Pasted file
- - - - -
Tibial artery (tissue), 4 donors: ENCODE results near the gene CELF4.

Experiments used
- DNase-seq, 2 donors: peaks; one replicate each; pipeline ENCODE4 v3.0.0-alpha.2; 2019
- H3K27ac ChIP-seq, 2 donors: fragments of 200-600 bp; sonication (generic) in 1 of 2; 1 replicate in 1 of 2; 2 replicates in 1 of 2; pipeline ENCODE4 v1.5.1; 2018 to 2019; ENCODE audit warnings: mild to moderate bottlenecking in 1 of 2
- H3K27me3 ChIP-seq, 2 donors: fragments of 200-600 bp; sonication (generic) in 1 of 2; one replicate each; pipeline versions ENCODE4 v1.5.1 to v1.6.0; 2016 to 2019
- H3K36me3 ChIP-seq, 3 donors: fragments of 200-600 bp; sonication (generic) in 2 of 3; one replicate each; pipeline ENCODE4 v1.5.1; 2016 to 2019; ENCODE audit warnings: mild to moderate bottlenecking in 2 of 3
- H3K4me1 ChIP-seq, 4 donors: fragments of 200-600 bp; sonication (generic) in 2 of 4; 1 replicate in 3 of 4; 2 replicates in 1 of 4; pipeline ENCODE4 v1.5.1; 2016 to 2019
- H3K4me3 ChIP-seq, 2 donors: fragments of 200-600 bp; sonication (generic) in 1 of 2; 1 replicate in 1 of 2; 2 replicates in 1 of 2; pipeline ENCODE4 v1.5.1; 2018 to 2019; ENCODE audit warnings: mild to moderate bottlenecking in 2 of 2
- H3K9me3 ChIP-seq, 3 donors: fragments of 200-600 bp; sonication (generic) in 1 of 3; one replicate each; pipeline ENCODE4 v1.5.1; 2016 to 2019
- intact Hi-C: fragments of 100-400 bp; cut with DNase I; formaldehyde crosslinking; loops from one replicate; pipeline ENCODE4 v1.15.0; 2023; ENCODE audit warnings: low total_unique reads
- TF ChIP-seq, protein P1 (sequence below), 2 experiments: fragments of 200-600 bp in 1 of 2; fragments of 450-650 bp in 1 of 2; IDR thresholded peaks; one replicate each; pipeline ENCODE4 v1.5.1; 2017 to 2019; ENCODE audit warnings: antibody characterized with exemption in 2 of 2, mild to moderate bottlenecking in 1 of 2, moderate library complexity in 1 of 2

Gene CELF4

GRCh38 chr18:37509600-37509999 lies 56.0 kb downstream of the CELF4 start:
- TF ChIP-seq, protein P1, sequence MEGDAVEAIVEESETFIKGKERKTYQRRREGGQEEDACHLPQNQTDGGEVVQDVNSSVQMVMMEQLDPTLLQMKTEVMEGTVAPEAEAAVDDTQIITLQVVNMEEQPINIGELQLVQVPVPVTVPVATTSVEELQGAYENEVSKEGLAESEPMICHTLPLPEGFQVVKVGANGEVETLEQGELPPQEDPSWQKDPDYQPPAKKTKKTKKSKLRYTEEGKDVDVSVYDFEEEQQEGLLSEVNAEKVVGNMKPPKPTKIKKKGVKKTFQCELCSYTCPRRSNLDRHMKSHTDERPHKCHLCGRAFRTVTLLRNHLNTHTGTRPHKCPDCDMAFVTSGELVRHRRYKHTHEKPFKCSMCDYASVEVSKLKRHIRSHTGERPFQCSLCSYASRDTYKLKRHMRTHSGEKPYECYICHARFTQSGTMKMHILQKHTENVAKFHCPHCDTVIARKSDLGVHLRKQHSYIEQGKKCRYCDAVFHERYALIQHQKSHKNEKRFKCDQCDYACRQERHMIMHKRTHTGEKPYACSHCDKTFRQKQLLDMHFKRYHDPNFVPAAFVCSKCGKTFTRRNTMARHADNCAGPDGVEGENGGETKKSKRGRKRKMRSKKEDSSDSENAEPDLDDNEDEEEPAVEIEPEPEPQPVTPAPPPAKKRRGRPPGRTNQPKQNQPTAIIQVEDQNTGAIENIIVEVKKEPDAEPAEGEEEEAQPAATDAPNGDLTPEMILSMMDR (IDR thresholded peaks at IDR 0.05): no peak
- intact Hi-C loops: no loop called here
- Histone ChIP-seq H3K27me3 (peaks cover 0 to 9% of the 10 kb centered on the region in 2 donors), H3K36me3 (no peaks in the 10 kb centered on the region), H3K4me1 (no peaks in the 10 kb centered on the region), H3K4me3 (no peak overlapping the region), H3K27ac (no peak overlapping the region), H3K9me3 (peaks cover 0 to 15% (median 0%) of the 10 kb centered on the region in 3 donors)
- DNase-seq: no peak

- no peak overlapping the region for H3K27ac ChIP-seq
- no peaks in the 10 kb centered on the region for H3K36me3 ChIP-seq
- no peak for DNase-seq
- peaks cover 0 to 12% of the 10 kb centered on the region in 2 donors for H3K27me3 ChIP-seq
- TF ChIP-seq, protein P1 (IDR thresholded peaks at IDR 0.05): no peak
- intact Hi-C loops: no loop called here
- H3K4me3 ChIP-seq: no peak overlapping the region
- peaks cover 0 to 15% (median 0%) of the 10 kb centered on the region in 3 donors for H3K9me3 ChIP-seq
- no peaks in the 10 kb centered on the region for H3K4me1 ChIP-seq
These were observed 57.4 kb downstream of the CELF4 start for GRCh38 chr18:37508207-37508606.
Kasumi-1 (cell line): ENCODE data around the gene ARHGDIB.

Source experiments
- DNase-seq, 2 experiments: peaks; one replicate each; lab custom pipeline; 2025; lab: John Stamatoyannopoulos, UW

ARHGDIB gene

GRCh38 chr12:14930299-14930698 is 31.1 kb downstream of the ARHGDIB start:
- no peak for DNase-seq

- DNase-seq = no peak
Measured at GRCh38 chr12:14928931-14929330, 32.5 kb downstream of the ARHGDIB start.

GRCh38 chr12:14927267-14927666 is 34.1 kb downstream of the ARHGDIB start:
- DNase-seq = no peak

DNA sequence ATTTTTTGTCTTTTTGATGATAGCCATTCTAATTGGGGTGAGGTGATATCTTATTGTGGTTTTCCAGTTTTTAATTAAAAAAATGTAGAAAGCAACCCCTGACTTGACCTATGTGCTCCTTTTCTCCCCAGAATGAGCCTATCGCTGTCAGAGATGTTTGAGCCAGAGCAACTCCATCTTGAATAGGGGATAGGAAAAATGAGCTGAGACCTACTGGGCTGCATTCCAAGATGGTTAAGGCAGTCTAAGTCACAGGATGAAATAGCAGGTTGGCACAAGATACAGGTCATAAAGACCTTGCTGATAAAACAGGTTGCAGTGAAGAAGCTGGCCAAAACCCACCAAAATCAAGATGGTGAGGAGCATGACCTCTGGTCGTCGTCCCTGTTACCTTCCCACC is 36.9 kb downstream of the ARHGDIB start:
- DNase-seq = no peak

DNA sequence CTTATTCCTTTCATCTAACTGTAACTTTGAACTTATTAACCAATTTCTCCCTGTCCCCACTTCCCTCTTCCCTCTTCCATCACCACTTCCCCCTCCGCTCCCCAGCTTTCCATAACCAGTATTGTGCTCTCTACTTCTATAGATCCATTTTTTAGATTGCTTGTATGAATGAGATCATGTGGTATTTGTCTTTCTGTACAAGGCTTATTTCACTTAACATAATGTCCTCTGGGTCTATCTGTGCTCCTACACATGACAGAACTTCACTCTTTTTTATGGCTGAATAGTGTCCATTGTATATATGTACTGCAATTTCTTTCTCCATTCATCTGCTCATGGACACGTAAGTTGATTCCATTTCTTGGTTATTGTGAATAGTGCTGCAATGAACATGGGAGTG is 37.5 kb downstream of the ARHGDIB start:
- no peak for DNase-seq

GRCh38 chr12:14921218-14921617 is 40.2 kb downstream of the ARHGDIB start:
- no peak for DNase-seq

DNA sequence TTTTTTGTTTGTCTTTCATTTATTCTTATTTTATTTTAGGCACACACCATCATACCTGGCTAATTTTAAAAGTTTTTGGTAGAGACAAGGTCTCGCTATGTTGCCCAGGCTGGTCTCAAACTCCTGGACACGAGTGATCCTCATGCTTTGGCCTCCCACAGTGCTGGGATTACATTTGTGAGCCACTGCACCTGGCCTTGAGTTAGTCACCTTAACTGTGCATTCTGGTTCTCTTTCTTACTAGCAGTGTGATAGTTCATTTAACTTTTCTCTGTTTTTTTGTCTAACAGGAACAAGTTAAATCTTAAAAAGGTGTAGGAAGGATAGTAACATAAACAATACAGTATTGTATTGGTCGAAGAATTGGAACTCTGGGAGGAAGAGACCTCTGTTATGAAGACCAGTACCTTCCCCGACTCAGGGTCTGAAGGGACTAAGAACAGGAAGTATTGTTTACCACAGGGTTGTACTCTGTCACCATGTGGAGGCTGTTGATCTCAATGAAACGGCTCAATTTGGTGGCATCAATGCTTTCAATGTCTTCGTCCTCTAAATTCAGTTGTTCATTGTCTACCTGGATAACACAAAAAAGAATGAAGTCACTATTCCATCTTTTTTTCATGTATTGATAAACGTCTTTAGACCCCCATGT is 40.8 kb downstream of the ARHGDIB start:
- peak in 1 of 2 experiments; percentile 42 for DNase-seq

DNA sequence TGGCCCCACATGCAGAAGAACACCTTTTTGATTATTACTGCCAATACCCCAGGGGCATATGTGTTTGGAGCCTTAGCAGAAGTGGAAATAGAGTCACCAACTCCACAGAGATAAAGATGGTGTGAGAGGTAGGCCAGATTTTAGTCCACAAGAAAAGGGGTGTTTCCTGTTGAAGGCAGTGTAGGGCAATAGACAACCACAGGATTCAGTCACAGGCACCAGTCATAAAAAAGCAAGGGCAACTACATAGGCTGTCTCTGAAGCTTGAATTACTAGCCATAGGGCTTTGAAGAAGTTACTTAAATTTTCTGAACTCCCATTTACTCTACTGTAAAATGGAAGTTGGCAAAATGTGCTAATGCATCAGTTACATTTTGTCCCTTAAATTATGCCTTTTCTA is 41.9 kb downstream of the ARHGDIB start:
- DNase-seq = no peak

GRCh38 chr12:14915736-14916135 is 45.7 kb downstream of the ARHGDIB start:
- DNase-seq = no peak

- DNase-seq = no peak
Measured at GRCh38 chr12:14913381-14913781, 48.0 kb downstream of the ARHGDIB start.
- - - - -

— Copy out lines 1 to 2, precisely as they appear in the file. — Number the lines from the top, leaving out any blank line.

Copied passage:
Tibial artery (tissue), 4 donors: ENCODE results near the gene CELF4.

Experiments used